What most of us are asking ourselves right now, though, is how we are supposed to react to this. Are we supposed to lash out in anger. Or do we respond in love? Whenever I hear the #lovewins hashtag thrown around, it conjures up the image for me of someone dancing circles around me taunting, "I win! I win! Haha...you lose!" I know that's not what everyone using the hashtag is intending, but I think a good number of people are intending that.

The thing is, love does win. But I think that what's making the difference is that "love" means two different things here. For people using the hashtag, love means the amazing feeling you have when you find someone you want to spend your life with. For the Church, love means the cross. But, but, but...what about the love between couples married in the church, you say? Well, of course romantic love matters! The pursuing, relentless love of eros is an image of the way God wholeheartedly pursues us. But the eros only finds its fulfillment in caritas - a love willing to die in order to save the soul of another.



Regardless of your sexual orientation or state in life, you are built for both eros and caritas, because true sexuality extends far beyond sexual organs. What I mean to say is that true love sometimes means chastity or even celibacy for the sake of the one you love and their well-being. If, for some reason, Andrew or myself would become physically incapable of the marriage act, the other spouse would not try to "seduce" the impotent spouse. It wouldn't be charitable or loving. It would tempt the spouse who was impotent, and would lead to unchastity in the spouse who wasn't impotent.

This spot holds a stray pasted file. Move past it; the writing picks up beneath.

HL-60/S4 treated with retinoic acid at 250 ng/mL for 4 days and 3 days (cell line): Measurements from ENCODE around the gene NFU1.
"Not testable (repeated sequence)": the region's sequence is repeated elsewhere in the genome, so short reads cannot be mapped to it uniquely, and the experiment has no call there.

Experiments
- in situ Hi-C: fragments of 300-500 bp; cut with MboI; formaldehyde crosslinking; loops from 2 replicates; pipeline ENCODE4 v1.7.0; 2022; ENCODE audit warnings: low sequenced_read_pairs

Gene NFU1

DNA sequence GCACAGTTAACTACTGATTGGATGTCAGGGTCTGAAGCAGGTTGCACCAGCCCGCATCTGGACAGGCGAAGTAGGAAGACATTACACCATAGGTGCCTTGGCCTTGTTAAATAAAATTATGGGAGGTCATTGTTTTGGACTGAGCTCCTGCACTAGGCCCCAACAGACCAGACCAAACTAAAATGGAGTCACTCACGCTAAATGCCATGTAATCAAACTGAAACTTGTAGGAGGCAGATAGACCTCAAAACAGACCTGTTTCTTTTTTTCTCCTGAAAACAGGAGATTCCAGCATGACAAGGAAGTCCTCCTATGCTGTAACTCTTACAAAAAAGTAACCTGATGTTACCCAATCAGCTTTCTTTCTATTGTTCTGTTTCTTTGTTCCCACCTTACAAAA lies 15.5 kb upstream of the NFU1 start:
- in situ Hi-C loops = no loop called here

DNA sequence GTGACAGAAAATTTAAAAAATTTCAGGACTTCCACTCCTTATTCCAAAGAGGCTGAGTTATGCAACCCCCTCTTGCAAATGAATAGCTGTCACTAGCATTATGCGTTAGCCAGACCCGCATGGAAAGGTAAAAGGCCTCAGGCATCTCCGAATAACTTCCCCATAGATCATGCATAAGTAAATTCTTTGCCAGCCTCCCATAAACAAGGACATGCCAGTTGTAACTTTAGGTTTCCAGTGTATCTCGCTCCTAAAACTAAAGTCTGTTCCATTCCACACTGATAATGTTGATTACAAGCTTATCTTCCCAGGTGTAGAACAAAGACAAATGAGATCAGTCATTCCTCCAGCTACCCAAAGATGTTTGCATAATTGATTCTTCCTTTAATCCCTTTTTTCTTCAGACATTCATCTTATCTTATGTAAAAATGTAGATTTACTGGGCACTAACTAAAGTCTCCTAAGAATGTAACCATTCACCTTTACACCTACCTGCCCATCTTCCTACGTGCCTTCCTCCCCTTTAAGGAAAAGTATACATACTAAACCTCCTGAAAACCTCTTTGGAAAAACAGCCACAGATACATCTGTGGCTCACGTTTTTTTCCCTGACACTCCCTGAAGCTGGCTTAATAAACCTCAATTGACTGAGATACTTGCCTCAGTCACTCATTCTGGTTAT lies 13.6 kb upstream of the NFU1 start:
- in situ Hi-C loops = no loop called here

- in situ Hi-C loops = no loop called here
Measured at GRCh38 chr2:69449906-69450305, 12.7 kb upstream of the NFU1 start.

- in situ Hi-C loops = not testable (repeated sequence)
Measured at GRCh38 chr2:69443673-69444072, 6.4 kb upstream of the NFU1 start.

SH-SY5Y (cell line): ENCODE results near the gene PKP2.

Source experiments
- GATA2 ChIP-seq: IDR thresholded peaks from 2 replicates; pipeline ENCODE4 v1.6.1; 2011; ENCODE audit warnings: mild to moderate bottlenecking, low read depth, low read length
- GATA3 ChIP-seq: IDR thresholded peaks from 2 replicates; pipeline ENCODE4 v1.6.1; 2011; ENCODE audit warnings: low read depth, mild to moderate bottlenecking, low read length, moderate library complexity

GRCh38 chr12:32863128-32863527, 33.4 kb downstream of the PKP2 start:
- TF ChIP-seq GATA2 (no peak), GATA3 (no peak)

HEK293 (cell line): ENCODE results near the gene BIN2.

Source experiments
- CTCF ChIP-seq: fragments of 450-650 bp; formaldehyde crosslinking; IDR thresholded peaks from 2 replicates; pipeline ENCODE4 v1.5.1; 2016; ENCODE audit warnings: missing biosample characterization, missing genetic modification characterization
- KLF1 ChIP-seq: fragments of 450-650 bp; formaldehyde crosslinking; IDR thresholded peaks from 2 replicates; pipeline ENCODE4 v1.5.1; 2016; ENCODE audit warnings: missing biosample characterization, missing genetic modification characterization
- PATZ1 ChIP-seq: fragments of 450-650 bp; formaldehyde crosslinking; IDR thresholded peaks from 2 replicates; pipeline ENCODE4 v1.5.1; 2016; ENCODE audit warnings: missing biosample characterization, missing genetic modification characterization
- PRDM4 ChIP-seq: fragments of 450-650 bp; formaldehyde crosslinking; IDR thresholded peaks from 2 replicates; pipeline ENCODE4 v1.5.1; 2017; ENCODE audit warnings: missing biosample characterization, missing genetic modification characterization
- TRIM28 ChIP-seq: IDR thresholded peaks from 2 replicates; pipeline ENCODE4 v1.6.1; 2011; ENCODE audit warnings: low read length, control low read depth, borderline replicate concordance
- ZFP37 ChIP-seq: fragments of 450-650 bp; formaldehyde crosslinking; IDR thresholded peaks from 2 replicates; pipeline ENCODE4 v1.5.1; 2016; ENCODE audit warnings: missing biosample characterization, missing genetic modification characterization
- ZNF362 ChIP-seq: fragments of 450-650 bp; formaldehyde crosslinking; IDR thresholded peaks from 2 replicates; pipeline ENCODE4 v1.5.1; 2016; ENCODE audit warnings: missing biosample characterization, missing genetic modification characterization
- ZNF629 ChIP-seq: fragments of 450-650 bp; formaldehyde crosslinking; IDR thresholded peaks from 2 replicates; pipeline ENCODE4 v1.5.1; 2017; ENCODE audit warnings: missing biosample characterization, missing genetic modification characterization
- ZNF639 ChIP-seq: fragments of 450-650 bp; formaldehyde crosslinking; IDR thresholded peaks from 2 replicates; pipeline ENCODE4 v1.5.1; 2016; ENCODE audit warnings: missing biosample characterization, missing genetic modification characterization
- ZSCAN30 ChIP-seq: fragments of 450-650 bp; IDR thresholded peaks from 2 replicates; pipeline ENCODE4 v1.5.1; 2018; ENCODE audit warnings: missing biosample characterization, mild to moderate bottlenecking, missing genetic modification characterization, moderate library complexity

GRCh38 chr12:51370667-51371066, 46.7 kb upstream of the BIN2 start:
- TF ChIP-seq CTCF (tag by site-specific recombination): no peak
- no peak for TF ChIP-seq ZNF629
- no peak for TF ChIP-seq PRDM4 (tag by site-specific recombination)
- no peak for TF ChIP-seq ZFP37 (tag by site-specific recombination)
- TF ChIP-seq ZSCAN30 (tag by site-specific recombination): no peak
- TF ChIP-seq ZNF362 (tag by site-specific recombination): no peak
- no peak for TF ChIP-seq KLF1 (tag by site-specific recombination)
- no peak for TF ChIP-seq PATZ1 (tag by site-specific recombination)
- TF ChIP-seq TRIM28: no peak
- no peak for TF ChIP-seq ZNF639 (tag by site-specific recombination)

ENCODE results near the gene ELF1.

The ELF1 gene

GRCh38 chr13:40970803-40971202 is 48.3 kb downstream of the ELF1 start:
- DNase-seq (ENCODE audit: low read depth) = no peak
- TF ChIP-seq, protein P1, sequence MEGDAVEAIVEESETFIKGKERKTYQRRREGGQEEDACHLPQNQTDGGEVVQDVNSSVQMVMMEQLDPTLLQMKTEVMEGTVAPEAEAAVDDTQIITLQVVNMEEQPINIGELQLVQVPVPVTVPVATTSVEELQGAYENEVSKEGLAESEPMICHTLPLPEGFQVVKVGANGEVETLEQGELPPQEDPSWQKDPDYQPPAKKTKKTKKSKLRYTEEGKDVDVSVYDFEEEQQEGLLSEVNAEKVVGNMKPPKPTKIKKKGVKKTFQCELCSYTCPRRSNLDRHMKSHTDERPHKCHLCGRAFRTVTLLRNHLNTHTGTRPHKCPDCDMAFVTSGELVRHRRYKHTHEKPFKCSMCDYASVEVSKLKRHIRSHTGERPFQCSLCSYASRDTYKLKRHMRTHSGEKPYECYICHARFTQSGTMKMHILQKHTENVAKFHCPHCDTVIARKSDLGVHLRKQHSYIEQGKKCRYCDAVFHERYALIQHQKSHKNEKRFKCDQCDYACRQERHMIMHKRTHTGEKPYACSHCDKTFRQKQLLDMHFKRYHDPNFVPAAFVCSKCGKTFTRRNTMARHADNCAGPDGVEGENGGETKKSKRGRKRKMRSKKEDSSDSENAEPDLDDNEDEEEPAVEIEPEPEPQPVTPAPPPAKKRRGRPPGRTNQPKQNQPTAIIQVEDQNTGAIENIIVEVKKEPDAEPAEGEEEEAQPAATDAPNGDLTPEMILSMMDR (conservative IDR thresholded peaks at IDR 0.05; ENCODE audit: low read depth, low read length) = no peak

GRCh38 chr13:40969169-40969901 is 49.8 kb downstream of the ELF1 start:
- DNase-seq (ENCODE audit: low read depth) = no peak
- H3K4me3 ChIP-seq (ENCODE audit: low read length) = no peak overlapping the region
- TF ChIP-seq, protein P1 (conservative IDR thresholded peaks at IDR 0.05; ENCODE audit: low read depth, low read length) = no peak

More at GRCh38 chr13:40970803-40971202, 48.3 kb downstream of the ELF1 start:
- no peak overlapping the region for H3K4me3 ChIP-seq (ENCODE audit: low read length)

There is certainly a natural law and historical argument to be made for marriage between one man and one woman, but that's not what I'm talking about today. I'm simply talking about the fact that real love means being willing to sacrifice one's pleasure for the sake of chastity, and the spiritual well-being of the beloved.

There are times when - gasp - spouses don't want to be married to each other. Even very good spouses have very bad arguments. It would be easy to detach from your spouse and to seek happiness with another. Married people do not stop having attractions to people they shouldn't engage in the sexual act with (i.e. people who are not their spouse) but they do need to chose chastity, even when it feels near impossible. That is caritas in action.



So what can we possibly do? My challenge for you is this - respond with total, self-sacrificing love. If you truly believe that someone's position puts them in moral peril, why aren't you fasting for them in some way? Why aren't you praying for them? When our words fail us, hidden acts of love are sometimes the most effective. But do all that you can do in love. Don't respond with hate or prejudice. Act from a place of love and fraternal correction. Yes, it is important to stand up for truth, but if you aren't telling the truth from a place of love, then what you preach won't be convicting.


Wednesday, July 1, 2015

Five Reasons Why Using Social Media Does {Not} Make You a Bad Mom